How do people feel about skipping parts of books? I find this virtually impossible - if it's boring I just try to read it very fast. I also can't not finish a book. Sometimes that means if it has been put to one aside for a while I have to start it again. My excuse is that studying literature meant I had to read a lot of books that I didn't always much like or enjoy.
Can you have a literary form of OCD?
Likewise, can't skip books but have been known on one ot two occasions only to skim read a book I wasn't enjoying.
 

Zymologist

Has been in the eye of the world
#13
I can. It depends. I just finished A Cavern of Black Ice, and I'm also about to finish Hyperion, but I'm halfway through Kraken by China Mieville and intend to finish it, and I'm most of the way through The Black Company, and have been for many months. I intend to finish that one, too. (That book's weird--I like it, but don't feel any need or desire to read it. It's also remarkable easy for me to pick it back up and remember what was going on after not reading it for like three months.)

I also started re-reading The First Law.
 

epicfantasyfreak

Journeyed there and back again
#14
How do people feel about skipping parts of books? I find this virtually impossible - if it's boring I just try to read it very fast. I also can't not finish a book. Sometimes that means if it has been put to one aside for a while I have to start it again. My excuse is that studying literature meant I had to read a lot of books that I didn't always much like or enjoy.
Can you have a literary form of OCD?
I've skipped in the past, but I don't like to do it. I mean the book has to be really horribly unbearable for me to do that. I usually first try reading it really fast. If that doesn't work, I start skim reading. If that also fails, then I just start skipping stuff to reach the end. I can't not finish a book/series, I've got that OCD too.

With book 10 of Robert Jordan's WoT, for example, I got to the point where I only read the dialogue (wish I'd thought to do that much, much sooner - say, book 5), and don't feel like I'm missing out on anything, with the very, very occasional need to back up and read a non-dialogue paragraph or two, though I'm just going to have to take a hiatus from the series because I simply can't stand to move forward any longer - get back to it in another couple of years. With Guy Kay's Sarantium on the other hand, I was bored the entire time and couldn't stop critiquing the book as I read, just totally tearing apart everything Kay did there, but the only thing I had to skip were the chapters on chariot racing - pointlessness I couldn't tolerate there, luckily there were only two or three such chapters. Gene Wolfe's Wizard Knight made me want to drill holes into my skull because it seemed like a better idea than continuing to read that duology, but I did finish it through sheer speed, not skipping a single part, only because one cannot skip anything there - one paragraph the main character might be washing dishes in one world, then the next paragraph fighting a dragon in another world, so it's impossible to skip around those mad ramblings of a syphilitic brain contained within if you want to have any hope of following the continuous stream of random events that transpire.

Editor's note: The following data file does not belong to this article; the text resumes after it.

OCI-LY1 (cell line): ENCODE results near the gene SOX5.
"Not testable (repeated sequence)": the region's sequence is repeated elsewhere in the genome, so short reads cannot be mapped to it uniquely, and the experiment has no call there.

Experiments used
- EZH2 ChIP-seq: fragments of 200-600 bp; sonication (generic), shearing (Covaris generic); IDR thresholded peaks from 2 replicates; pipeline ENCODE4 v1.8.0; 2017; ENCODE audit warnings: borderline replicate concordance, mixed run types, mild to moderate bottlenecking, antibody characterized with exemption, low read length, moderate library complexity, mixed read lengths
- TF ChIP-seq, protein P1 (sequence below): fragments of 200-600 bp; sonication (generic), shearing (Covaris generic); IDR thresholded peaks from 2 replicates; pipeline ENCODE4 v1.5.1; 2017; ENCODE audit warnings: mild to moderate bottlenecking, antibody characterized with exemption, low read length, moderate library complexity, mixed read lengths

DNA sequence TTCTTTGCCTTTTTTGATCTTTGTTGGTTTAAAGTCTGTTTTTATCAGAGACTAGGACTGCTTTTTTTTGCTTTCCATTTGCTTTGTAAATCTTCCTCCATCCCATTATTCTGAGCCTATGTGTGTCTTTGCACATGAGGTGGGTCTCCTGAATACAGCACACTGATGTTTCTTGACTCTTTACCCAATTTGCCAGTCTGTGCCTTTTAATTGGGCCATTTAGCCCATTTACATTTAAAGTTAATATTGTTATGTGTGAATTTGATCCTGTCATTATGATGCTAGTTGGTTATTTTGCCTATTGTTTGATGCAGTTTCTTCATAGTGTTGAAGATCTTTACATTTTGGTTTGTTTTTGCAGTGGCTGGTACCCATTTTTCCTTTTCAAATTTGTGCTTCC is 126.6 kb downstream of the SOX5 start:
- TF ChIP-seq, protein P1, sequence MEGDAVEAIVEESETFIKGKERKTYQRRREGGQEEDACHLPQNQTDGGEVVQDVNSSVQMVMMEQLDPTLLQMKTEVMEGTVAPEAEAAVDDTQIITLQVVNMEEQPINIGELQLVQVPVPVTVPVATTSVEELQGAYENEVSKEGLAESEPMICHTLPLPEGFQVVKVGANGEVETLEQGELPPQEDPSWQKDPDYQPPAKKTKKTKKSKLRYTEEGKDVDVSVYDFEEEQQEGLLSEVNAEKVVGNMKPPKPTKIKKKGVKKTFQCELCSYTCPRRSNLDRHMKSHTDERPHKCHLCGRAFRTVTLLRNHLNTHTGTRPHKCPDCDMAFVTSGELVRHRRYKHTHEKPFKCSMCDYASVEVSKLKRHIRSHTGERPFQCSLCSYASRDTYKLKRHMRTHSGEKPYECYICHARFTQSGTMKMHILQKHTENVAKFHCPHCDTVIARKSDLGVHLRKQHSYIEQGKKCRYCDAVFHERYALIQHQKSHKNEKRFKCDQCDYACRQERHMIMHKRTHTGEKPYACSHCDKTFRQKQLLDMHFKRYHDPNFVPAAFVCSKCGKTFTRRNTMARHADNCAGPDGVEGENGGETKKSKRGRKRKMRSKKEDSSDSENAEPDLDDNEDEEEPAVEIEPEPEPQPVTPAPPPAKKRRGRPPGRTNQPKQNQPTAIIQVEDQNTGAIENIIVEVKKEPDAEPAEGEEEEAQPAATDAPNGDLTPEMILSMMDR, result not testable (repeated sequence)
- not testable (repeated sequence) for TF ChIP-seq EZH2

blitzburns4

Owns a Ring of Power
#15
I try to read one book at a time, but it becomes difficult considering I've purchased so many books I have yet to read. So I typically end up juggling around three books of different types and/or genres at any given time.

I never skip parts of books. Except poetry. (I hate poetry.) And equations (in textbooks, which, thankfully, I don't have to read any longer).
o_O Does this apply to... all forms of poetry? Some of the best fiction (And fantasy) I've ever read was in poetic form. The Iliad, The Odyssey, The Aeneid, Paradise Lost, Beowulf, Icelander Sagas, and Arthurian Legends. I even want to get into Japanese folklore, which is big on Clan Ninja/Samurai Wars, Geishas, and- of course, dragon slayers. (What else?)

Even besides Epic Poetry, there's some really good stuff out there. Particularly from the western fronts of World War One. It's so interesting because, up until that point; War, Nationalism, Imperialism- these were all viewed as glorious and idolized by a majority of the Western populations. However, World War One was a huge wake up call- and war would never, ever be viewed in quite the same light ever again. (Just think- WW1 was dubbed "The War to End All Wars." I'm sure you can imagine how high expectations were versus the very grim reality most soldiers suffered.)